Perseverance rover of NASA weighs just under 2,300 pounds (1,043 kilograms) as it’s a robotic scientist. Excitingly, the main ambition of the rover’s astrobiology is to find the marks of past microorganism life. JPL designed it for the agency. However, climate and geology characterization of Mars is also a part of this mission. For a future Mars Sample Return mission to Earth, they will also collect samples of Martian rocks and dust. Thus, it would open new and straightforward paths for humans to explore the Red Planet.

Statement of John McNamee

John McNamee is the project manager of the Mars 2020 Perseverance rover mission at JPL. According to him, “When word went out during the naming event here at JPL, I took a moment to look around the auditorium. I saw all these dedicated men and women who for years have invested the full measure of their intellect and stamina into the most technologically advanced rover mission in history – and I saw a lot of smiling faces and high-fives. Perseverance? You bet that is a worthy name that we can be proud of as the first leg of a sample return campaign.”

Now, the current situation of Perseverance is towards the final steps. The ending checkouts are occurring at NASA’s Kennedy Space Center in Florida. They have targeted a time to approach the Mars’ Jezero Crater a little after 3:40 p.m. EST (12:40 p.m. PST) Feb. 18, 2021.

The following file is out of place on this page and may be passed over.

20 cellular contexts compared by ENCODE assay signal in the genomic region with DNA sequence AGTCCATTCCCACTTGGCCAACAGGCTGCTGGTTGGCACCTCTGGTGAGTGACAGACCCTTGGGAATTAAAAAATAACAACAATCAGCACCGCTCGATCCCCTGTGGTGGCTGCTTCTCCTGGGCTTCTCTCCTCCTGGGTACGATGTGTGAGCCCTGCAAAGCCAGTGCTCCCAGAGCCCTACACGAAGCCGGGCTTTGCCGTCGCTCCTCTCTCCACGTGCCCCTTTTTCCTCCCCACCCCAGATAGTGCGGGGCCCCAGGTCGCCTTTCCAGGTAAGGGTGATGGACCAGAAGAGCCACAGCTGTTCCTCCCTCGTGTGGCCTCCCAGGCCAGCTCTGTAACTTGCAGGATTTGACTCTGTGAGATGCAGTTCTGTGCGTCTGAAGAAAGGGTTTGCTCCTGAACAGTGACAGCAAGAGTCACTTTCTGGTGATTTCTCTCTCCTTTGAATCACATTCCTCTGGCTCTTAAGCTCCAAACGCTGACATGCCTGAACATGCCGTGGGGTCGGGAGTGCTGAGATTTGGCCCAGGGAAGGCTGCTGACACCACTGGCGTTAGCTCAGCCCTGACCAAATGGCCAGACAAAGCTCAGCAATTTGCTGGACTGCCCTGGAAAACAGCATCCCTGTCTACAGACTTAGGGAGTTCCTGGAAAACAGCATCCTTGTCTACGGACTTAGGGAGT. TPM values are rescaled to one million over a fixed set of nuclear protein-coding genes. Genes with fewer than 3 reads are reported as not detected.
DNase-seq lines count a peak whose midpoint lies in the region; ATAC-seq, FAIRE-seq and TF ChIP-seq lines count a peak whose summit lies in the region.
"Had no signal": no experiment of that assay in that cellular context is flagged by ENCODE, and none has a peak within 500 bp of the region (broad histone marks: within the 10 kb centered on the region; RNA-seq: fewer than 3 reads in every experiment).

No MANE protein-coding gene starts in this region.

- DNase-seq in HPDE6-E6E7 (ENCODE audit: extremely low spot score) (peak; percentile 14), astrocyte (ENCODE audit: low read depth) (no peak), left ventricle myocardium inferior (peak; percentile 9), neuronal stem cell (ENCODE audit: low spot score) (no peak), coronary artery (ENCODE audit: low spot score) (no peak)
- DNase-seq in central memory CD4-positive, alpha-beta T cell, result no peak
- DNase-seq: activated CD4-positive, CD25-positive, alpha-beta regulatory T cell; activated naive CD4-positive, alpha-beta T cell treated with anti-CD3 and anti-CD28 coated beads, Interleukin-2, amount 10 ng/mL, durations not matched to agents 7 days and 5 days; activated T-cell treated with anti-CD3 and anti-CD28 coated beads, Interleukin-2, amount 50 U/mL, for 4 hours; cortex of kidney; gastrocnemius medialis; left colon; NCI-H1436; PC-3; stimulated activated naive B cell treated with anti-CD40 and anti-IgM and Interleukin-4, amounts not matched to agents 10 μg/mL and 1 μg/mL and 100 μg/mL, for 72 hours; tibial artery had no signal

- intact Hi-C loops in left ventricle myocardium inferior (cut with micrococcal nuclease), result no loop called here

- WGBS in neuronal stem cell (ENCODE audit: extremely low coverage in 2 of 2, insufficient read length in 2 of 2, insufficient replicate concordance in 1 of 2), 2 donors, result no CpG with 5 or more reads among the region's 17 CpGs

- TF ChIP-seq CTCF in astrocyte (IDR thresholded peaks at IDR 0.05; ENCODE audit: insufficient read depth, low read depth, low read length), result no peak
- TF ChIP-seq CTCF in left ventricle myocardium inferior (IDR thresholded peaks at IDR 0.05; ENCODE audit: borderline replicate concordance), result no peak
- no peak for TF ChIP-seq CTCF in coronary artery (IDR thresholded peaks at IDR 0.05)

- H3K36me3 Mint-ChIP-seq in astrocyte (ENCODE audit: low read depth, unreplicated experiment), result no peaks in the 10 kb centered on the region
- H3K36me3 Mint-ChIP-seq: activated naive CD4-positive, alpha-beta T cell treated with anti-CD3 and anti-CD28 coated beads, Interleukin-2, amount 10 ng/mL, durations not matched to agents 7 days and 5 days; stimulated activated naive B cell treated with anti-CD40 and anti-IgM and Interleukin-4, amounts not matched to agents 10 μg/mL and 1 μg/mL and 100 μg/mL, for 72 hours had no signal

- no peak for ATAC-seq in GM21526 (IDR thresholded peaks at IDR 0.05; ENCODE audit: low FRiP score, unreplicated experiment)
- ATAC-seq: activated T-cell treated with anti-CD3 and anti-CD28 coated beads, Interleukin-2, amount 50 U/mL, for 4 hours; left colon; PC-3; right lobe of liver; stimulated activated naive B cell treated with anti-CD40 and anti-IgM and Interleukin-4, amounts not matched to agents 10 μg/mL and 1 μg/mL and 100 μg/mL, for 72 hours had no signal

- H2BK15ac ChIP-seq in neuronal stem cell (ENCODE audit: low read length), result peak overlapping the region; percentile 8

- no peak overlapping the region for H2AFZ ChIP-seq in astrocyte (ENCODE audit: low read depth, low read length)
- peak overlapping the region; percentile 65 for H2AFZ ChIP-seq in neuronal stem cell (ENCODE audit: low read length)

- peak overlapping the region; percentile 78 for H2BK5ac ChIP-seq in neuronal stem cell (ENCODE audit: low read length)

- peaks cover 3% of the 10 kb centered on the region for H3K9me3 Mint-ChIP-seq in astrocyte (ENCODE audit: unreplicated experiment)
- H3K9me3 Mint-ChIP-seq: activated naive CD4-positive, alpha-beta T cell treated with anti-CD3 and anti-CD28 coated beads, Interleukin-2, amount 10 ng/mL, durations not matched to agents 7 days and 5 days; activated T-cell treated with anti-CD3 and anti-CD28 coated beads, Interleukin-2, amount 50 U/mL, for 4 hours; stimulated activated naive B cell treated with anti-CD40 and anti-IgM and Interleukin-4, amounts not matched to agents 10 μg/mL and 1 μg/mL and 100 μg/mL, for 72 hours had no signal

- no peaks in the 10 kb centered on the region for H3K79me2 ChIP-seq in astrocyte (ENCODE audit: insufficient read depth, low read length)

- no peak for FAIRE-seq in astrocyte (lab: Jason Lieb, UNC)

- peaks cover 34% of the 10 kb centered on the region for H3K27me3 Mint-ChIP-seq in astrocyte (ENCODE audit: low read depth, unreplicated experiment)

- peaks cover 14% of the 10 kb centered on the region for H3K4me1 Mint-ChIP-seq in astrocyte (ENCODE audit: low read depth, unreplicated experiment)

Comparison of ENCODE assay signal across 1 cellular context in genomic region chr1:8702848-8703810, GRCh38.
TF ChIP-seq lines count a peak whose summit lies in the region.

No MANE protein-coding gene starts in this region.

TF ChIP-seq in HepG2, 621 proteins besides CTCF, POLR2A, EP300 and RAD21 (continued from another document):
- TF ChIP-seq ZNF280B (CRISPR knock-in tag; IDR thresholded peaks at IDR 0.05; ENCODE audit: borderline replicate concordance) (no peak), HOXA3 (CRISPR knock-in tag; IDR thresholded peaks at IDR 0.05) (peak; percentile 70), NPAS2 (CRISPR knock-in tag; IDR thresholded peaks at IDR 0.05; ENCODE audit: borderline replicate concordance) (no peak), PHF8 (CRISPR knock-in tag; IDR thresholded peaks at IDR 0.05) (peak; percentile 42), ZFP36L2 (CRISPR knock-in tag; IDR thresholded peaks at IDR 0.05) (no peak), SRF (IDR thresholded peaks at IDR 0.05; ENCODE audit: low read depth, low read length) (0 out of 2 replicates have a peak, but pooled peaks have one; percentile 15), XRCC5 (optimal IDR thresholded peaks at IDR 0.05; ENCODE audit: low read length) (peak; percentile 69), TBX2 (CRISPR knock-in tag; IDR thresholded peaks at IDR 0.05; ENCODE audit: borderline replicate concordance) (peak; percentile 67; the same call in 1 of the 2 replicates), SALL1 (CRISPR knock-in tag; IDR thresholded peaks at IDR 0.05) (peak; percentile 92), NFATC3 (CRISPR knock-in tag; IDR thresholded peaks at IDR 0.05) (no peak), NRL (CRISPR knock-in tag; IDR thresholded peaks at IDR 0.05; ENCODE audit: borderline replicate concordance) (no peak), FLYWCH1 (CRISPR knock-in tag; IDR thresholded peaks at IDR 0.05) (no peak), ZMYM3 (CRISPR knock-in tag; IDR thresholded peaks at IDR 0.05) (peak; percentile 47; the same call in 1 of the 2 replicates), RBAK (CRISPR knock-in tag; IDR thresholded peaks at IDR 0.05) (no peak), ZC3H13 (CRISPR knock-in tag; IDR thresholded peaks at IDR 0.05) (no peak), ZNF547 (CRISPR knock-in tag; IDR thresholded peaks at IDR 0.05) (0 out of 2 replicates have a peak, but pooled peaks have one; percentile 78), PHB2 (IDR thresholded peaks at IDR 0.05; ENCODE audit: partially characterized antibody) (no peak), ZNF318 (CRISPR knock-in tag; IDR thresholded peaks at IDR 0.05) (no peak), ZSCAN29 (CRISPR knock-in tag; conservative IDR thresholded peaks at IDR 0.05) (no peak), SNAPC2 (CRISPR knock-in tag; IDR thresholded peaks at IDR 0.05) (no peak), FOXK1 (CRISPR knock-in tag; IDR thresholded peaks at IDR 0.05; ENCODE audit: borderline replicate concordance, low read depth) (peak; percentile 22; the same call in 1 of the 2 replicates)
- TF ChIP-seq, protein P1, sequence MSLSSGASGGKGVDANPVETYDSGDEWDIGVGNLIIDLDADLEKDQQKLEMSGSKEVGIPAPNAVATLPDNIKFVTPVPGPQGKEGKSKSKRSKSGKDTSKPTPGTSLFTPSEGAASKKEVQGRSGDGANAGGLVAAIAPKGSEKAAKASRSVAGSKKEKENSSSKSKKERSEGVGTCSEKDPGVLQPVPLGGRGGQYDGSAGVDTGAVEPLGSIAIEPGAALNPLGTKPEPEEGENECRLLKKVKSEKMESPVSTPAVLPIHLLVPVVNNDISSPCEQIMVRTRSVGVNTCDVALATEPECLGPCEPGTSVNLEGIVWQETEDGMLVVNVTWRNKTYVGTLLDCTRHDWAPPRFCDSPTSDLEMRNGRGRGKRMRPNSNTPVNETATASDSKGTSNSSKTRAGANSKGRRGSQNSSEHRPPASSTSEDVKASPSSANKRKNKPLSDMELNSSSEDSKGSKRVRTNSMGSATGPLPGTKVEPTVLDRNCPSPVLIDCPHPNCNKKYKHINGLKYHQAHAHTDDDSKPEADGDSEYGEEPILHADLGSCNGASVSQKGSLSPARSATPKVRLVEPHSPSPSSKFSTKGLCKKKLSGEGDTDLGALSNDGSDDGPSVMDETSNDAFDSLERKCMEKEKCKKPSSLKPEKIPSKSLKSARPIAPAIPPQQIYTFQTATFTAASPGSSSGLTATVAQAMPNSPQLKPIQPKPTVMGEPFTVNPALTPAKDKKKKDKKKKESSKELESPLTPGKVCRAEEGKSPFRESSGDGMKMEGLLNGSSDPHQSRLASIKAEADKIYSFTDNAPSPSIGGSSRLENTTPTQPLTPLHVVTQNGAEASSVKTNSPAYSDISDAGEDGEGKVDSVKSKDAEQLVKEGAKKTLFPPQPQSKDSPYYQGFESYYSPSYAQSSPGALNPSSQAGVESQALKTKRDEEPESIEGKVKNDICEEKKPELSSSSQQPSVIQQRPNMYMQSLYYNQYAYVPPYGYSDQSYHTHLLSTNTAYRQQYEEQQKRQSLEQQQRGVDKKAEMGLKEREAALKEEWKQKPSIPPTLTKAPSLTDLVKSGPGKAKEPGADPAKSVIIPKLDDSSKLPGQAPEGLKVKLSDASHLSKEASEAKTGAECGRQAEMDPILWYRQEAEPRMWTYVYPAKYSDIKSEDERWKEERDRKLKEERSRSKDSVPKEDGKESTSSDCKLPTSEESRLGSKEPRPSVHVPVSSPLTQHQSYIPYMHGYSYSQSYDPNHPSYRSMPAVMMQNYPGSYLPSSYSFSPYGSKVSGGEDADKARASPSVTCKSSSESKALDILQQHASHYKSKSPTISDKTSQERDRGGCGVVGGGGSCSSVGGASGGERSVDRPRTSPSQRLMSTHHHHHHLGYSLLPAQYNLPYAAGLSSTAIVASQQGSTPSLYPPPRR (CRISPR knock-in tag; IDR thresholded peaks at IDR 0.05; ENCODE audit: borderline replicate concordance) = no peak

NASA’s Space Act Agreement 

The partnership contest of rover was a part of the Space Act Agreement in public and educational outreach struggles. This agreement is between NASA, Battelle of Columbus, Ohio, and Future Engineers of Burbank, California. As an extra service provider, Amazon Web Services are there for the Mars 2020 naming contest. Due to it, Alex and his family can see the launch trip.

Infect, Mars 2020 is not a small deal but a big game. It’s a form of the great programs that include a mission to the Moon as well. It would also help humans to explore the Red Planet. By 2024, NASA ensures the safe landing of the first woman and then the man on the Moon. NASA will maintain a sustainable occurrence of humans on and near the Moon by 2028 through NASA’s Artemis program.


Rida Nasir does content writing mostly for websites and blogs. She knows how to connect the dots within the given content. She's expert in switching the writing niches to different topics to think outside the box. She focuses on high-quality content by adapting crucial SEO basics.